Friday, July 11, 2008

The Safari

Sorry it has taken me so long to update about our safari this past weekend - it has been a busy week! We left at 8 AM on Saturday and drove about two hours to our sort-of hotel. Between the six of us (Alia, Ami, Baldeep, Minette, Michelle, and I, because Lindsay and Kaitlin went to the Serengeti), we had four rooms. Each one had a small room with a queen-ish size bed and a bathroom with a small sink, "squatter" toilet, and a shower. The beds had a sheet on the mattress and we were each provided a blanket. Amazingly, there was even running hot water, and the food made for us by the chefs was delicious.

After checking in, we left for Lake Manyara National Park. We spent four or five hours standing and poking our upper bodies out of the roof of our safari car, looking at the beautiful landscape and wealth of wildlife. We saw baboons, elephants, giraffes, zebras, hippos, lions, impala, warthogs, elephants, wildebeast, various monkeys, dikdik, flamingos, buffalo, mongoose, toucans, some kind of huge lizard, and lots of different birds. It was TONS of fun. As we drove, we were constantly on the lookout for huge clouds of dust blowing into our faces and branches of trees with huge thorns hanging dangerously close to our faces. Our driver, Justin (he works for Pelle), did a wonderful job of finding lots of wildlife and being patient with our somewhat ridiculous excitement and need to take pictures of absolutely everything.

The next day (Sunday), we visited Ngorongoro Crater. First, we went to a gorge near the crater. We visited a Maasai village that is open to tourists (for a fee of course). The Maasai men and women performed traditional songs and dances for us, and then of course showed us to a display of traditional crafts for us to buy. Later, we visited a museum overlooking the site where the oldest human remains were found and listened to a talk about the discovery and significance of the remains. Finally, we drove out of the gorge and down into the massive crater. Ngorongoro Crater was formed from the collapse of the top of an extinct volcano. Within it we saw similar wildlife to that of Lake Manyara, plus hyenas, ostriches, and a rhinocerous (although it was too far away to us to really even tell what it was). We even saw two lions mating (through our binoculars, of course)!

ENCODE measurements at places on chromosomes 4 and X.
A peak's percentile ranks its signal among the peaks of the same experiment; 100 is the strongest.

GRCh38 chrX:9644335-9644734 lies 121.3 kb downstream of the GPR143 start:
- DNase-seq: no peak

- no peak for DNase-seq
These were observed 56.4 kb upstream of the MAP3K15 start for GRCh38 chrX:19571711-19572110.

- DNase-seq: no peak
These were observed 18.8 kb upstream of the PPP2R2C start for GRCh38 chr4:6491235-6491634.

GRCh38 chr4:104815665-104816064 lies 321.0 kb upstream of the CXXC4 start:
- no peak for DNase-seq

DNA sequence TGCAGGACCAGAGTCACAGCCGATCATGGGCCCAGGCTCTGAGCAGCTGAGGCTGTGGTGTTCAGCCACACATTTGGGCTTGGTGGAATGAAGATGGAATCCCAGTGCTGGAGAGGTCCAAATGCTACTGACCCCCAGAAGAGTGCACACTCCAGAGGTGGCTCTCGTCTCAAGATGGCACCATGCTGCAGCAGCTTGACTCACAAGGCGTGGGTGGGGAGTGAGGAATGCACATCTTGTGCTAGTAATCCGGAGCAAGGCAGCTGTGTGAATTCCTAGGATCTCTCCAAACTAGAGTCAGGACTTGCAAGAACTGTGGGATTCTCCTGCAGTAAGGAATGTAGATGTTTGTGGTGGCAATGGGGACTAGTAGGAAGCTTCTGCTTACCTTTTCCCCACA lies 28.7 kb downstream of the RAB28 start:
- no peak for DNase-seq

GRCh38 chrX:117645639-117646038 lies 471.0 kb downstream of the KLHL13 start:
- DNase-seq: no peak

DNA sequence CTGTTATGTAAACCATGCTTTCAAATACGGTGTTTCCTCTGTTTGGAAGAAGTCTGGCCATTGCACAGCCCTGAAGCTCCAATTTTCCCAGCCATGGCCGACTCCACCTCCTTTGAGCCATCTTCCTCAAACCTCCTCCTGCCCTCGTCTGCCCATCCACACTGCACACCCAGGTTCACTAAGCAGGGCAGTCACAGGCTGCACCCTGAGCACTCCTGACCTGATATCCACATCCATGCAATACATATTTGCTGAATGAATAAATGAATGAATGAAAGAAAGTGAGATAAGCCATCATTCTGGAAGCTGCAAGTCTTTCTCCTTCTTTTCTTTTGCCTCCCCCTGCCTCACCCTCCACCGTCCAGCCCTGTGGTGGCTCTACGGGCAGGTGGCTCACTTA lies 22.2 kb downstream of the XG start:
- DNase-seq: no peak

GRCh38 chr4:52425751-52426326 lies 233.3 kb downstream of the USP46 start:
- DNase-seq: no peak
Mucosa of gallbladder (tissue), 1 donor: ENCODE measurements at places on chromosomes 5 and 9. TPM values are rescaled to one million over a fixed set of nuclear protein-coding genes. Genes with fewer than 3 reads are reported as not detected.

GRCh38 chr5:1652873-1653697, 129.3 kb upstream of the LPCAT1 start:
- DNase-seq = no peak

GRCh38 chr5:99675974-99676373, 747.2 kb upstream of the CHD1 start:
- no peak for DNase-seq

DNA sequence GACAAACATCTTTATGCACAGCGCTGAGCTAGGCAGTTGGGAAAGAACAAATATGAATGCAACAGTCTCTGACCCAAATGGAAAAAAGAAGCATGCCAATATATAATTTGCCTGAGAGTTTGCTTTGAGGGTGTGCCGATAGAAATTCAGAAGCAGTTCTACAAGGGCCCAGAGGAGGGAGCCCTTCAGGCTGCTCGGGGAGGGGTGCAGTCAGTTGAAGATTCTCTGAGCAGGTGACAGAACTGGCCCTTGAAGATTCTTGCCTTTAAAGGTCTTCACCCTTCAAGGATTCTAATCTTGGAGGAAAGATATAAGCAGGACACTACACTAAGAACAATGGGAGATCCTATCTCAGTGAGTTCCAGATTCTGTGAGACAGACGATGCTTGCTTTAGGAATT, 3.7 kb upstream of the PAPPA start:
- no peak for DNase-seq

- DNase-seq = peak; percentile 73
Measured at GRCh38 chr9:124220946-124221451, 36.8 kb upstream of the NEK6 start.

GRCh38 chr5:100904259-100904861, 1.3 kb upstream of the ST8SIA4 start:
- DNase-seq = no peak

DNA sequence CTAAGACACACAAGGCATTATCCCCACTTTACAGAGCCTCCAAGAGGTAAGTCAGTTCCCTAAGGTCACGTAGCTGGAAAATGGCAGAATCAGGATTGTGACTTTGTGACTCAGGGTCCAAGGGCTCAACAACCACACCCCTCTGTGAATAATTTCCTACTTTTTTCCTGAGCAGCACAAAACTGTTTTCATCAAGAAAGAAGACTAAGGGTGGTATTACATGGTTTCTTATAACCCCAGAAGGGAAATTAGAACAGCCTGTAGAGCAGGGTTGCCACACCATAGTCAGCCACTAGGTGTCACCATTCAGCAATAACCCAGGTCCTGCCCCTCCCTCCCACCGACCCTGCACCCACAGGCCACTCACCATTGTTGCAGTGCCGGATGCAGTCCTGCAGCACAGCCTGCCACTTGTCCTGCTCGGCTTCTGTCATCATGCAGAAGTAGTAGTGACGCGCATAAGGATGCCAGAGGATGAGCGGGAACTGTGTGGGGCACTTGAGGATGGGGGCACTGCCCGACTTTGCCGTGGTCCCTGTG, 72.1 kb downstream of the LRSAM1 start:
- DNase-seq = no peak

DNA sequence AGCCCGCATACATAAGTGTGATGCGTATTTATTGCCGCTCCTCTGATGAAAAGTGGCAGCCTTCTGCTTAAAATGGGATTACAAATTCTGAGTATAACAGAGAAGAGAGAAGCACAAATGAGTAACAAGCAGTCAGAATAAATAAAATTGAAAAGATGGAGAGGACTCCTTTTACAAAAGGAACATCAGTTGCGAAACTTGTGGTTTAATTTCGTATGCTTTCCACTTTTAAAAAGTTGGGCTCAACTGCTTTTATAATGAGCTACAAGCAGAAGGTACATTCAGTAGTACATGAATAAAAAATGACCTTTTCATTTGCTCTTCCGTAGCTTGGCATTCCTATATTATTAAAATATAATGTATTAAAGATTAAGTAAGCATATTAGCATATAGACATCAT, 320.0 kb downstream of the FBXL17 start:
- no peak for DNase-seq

Monday was Saba Saba (Seven Seven, or 7 July), which is a national holiday in Tanzania. We visited Tarangire National Park and went on yet another driving safari - seeing the landscape and wildlife never gets old. At one point, we stopped the car in a spot with a group of about fifteen baboons on one side and a herd of impala on the other. The baboons were as close as about four feet from the car, and we sat there for about twenty minutes just watching them interacting with each other (chasing each other around, babies clinging to their mothers, climbing a tree, playing, screeching, etc). It was an amazing experience.

We returned to Arusha at about 5 PM on Monday, exhausted, covered in dust, and completely content. Enjoy the pictures!

^Giraffes and zebras at Lake Manyara.


^Look closely... lion in a tree at Lake Manyara

^Zebra, wildebeast, and a zillion flamingos (the pink line at the top) at Lake Manyara

^LTP! Although standing on the safari car probably wasn't the best idea.

^The obligatory group pic.

^Ostrich at Ngorongoro
^Our lunch spot in Ngorongoro Crater.

^Maasai men and women performing traditional songs and dances. The mp3 file I recorded with my iPod is much more impressive than this picture.

^Zebras and wildebeast at Ngorongoro. Apparently they get along well.

^The side of Ngorongoro Crater.

"Upside-down trees." Notice how it looks like the roots are in the air. The legend says that God got mad (I forget why), uprooted the tree, and threw it back to Earth upside-down.

^A common scene - cattle crossing the road on the way home.

1 comment:

Russell D. Owen said...

Dear Hilary,

Thanks for your blog. It is a treat to be able to check in on your adventure.


Russ (T2, Chapel Choir)